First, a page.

Alphabet (Alphabet Stock Quote, Chart NASDAQ:GOOGL) had an up-and-down 2018, finishing virtually flat for the year, but the stock has shown signs of life in 2019.
It’s too early to tell when another big breakout will occur, but judging by the stock’s past history, it’ll come at some point, says Keith Richards, portfolio manager and technical analyst for ValueTrend Wealth.
Google parent company Alphabet is making the news on Wednesday as the European Union hands down more antitrust fines to the company over its advertising practices. The 1.49 billion Euro fine is the third such penalty from the EU, together totaling almost $10 billion Euros.
“We’ve already made a wide range of changes to our products to address the commission’s concerns. Over the next few months, we’ll be making further updates to give more visibility to rivals in Europe,” said Kent Walker, Google’s senior vice president of global affairs, in a statement.
And while some investors fear further regulatory impediments for the big tech companies like Google and Facebook, the FAANG stocks as a group have fared well so far in 2019 after a disastrous Q4 of 2018. Alphabet is currently up almost 16 per cent year-to-date.
Looking at a longer timeline, Richards says the prospects of bigger gains for the stock are looking good.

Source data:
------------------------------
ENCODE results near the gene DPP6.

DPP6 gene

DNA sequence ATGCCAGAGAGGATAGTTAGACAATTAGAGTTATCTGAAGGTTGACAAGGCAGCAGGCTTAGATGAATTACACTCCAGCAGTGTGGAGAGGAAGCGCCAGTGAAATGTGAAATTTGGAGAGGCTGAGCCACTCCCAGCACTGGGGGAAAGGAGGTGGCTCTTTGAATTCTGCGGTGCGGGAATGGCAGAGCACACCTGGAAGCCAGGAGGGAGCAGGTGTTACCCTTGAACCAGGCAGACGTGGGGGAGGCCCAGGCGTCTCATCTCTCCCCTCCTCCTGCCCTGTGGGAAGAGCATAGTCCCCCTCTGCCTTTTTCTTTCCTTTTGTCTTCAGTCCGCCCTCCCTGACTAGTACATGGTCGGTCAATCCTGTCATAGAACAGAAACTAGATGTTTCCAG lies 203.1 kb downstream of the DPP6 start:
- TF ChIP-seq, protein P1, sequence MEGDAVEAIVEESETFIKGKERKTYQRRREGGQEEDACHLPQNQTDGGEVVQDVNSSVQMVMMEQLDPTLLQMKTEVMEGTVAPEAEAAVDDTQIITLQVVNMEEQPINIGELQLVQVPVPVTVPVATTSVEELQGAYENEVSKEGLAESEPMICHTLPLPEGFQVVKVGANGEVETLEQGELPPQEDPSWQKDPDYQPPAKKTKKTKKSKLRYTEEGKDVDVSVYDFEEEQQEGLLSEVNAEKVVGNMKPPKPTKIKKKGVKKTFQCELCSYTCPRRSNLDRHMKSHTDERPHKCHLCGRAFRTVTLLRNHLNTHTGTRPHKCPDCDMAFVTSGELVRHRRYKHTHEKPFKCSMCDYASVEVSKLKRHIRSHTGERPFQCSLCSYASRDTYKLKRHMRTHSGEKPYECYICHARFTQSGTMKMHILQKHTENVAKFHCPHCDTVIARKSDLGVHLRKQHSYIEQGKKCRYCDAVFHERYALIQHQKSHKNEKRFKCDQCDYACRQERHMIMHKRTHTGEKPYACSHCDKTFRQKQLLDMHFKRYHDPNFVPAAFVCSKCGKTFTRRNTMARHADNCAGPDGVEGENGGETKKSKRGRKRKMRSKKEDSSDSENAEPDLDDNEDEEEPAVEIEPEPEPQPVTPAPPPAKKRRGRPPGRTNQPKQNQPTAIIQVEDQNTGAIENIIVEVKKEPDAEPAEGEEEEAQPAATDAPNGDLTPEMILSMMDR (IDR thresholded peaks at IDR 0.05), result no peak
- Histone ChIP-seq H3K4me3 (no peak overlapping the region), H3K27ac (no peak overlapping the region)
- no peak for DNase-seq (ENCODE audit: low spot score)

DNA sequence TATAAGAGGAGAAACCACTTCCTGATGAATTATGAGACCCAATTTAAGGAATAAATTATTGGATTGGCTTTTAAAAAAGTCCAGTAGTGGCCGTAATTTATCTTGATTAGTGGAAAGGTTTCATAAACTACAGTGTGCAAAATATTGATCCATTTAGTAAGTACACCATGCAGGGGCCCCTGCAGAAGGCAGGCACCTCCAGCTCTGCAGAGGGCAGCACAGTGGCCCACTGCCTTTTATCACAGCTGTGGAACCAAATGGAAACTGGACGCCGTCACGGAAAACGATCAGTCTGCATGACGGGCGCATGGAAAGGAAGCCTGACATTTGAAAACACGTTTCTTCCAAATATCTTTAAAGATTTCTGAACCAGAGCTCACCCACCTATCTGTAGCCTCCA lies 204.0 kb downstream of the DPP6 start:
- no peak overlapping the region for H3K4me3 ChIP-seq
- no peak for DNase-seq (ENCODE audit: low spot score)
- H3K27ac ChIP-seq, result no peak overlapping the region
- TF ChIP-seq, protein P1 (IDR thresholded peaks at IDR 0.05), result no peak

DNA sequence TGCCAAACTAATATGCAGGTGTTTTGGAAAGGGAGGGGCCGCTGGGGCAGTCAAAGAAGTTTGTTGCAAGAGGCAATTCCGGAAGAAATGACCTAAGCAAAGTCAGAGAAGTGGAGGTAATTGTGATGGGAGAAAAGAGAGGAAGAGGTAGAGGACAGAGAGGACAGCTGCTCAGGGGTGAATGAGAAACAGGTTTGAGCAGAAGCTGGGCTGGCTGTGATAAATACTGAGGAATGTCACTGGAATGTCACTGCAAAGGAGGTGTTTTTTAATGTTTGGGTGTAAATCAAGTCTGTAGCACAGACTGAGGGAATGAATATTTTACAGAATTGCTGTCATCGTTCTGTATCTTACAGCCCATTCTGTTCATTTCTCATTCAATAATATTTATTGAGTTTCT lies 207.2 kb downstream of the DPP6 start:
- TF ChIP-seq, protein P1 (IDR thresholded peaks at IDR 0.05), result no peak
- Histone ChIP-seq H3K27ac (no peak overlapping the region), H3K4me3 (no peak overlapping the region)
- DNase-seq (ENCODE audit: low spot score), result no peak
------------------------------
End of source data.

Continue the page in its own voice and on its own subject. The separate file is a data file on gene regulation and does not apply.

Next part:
“In 2017, a lot of the FAANG stocks just kind of went bananas and they really did get quite overbought,” Richards told BNN Bloomberg Tuesday. “[For Alphabet], 2017 was perfectly smooth, there were hardly any bumps [on the chart], and all of a sudden, 2018 comes along and we’re getting some bumps.”
“If you look at a longer history for Google, you’ll see that it actually does this. It goes through these consolidation periods and then it goes up. It’s one of the more predictable stock patterns. It goes sideways and then up, sideways and then up. So the next move will be up. It’s going to break out but we don’t know when,” he says.
For about two and a half years between early 2010 and mid 2012, Google’s share price stayed relatively flat before effectively doubling between mid-2012 and early 2014. Then came another flat stretch before the stock once again took off in mid-2015.
That kind of repeated pattern makes GOOGL a long-term hold candidate, Richards says.
“It’s actually a great long-term stock. This is the one company that I don’t mind being a buy-and-hold investor with. It could stay sideways for another year or it might break out tomorrow, but either way, it’s a great long-term chart,” he says.